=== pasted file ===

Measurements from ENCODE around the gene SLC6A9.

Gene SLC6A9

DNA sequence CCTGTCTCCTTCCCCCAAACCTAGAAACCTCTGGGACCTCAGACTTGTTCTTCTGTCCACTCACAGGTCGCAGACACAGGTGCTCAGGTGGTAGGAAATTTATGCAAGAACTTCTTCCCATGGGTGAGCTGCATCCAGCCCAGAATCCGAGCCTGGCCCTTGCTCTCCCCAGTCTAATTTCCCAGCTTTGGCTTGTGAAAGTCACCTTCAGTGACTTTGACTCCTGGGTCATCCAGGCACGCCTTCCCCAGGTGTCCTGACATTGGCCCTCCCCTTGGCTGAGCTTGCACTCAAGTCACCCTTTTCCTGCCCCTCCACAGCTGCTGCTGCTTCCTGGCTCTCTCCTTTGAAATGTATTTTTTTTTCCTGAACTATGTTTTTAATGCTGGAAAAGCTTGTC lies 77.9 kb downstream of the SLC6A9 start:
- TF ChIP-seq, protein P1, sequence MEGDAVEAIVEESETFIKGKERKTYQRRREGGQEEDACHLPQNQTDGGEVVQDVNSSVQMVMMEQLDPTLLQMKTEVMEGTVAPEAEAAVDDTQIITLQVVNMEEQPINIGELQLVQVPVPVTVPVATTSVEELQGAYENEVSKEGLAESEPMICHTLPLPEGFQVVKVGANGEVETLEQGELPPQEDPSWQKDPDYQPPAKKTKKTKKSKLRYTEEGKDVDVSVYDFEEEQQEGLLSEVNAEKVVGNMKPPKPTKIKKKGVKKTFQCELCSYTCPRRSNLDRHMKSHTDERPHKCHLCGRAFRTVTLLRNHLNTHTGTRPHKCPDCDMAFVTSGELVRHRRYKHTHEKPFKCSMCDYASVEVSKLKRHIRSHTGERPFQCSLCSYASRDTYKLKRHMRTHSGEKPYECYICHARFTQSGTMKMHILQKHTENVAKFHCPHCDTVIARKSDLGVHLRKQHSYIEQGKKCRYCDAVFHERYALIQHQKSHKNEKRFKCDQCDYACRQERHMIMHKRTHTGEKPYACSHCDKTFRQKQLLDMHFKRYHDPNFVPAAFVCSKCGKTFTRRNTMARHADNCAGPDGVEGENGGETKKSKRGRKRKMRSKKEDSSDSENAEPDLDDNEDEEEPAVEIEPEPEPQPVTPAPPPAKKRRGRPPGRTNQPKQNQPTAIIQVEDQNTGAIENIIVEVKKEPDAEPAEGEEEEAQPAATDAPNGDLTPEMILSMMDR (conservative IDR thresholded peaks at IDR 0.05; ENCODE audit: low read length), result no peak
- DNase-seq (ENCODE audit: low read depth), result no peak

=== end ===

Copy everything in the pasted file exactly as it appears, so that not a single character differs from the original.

Measurements from ENCODE around the gene SLC6A9.

Gene SLC6A9

DNA sequence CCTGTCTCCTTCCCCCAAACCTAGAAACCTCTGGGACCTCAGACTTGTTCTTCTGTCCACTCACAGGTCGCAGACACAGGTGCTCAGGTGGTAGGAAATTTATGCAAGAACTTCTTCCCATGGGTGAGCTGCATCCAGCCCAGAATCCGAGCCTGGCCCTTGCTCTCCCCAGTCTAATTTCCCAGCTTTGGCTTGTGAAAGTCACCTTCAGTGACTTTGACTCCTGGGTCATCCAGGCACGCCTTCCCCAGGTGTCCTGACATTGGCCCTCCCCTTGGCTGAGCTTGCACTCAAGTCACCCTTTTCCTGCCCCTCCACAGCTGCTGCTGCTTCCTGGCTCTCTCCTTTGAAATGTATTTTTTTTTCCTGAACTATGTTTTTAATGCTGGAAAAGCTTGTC lies 77.9 kb downstream of the SLC6A9 start:
- TF ChIP-seq, protein P1, sequence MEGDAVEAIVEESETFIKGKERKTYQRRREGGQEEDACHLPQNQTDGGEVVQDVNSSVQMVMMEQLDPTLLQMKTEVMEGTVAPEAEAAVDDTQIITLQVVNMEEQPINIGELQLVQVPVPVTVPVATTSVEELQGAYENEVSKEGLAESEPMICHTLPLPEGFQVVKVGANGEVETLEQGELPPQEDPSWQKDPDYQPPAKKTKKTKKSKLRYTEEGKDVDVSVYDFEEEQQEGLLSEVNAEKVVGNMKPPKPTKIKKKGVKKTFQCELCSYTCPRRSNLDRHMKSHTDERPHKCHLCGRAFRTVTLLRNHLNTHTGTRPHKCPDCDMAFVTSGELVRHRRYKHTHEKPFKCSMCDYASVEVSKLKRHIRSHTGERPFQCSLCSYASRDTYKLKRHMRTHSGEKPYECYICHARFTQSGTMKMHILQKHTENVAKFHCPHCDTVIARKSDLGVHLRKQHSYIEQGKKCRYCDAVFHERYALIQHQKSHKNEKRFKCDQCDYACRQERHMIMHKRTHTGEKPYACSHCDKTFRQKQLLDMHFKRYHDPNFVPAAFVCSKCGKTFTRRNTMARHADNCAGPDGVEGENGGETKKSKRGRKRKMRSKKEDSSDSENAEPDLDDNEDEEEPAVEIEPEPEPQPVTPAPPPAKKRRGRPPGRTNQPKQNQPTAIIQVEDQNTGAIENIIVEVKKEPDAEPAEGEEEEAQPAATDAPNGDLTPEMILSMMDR (conservative IDR thresholded peaks at IDR 0.05; ENCODE audit: low read length), result no peak
- DNase-seq (ENCODE audit: low read depth), result no peak